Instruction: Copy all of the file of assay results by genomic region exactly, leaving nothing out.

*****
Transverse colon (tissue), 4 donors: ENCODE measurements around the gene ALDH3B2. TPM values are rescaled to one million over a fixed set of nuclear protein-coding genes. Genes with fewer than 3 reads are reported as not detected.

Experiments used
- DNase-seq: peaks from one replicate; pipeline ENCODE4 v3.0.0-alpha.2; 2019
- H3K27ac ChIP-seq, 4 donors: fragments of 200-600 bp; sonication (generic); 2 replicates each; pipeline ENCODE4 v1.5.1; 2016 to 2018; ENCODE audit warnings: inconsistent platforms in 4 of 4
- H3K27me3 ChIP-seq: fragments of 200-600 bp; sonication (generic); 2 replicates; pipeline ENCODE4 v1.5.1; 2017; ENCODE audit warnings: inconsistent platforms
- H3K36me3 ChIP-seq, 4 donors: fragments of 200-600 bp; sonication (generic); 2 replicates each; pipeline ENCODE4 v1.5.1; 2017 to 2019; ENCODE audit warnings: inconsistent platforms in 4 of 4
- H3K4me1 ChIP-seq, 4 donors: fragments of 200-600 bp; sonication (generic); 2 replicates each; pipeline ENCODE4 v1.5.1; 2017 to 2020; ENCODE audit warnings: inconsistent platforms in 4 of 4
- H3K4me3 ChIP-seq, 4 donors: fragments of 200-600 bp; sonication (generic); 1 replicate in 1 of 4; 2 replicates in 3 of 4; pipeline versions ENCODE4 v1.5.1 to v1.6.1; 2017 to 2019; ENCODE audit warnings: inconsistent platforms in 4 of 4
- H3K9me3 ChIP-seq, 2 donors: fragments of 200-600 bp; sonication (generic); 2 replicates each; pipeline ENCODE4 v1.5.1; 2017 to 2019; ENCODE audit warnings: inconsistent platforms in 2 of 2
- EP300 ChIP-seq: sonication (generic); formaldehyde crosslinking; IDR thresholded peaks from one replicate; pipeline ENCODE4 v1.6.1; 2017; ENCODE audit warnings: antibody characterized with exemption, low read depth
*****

Transverse colon (tissue), 4 donors: ENCODE measurements around the gene ALDH3B2. TPM values are rescaled to one million over a fixed set of nuclear protein-coding genes. Genes with fewer than 3 reads are reported as not detected.

Experiments used
- DNase-seq: peaks from one replicate; pipeline ENCODE4 v3.0.0-alpha.2; 2019
- H3K27ac ChIP-seq, 4 donors: fragments of 200-600 bp; sonication (generic); 2 replicates each; pipeline ENCODE4 v1.5.1; 2016 to 2018; ENCODE audit warnings: inconsistent platforms in 4 of 4
- H3K27me3 ChIP-seq: fragments of 200-600 bp; sonication (generic); 2 replicates; pipeline ENCODE4 v1.5.1; 2017; ENCODE audit warnings: inconsistent platforms
- H3K36me3 ChIP-seq, 4 donors: fragments of 200-600 bp; sonication (generic); 2 replicates each; pipeline ENCODE4 v1.5.1; 2017 to 2019; ENCODE audit warnings: inconsistent platforms in 4 of 4
- H3K4me1 ChIP-seq, 4 donors: fragments of 200-600 bp; sonication (generic); 2 replicates each; pipeline ENCODE4 v1.5.1; 2017 to 2020; ENCODE audit warnings: inconsistent platforms in 4 of 4
- H3K4me3 ChIP-seq, 4 donors: fragments of 200-600 bp; sonication (generic); 1 replicate in 1 of 4; 2 replicates in 3 of 4; pipeline versions ENCODE4 v1.5.1 to v1.6.1; 2017 to 2019; ENCODE audit warnings: inconsistent platforms in 4 of 4
- H3K9me3 ChIP-seq, 2 donors: fragments of 200-600 bp; sonication (generic); 2 replicates each; pipeline ENCODE4 v1.5.1; 2017 to 2019; ENCODE audit warnings: inconsistent platforms in 2 of 2
- EP300 ChIP-seq: sonication (generic); formaldehyde crosslinking; IDR thresholded peaks from one replicate; pipeline ENCODE4 v1.6.1; 2017; ENCODE audit warnings: antibody characterized with exemption, low read depth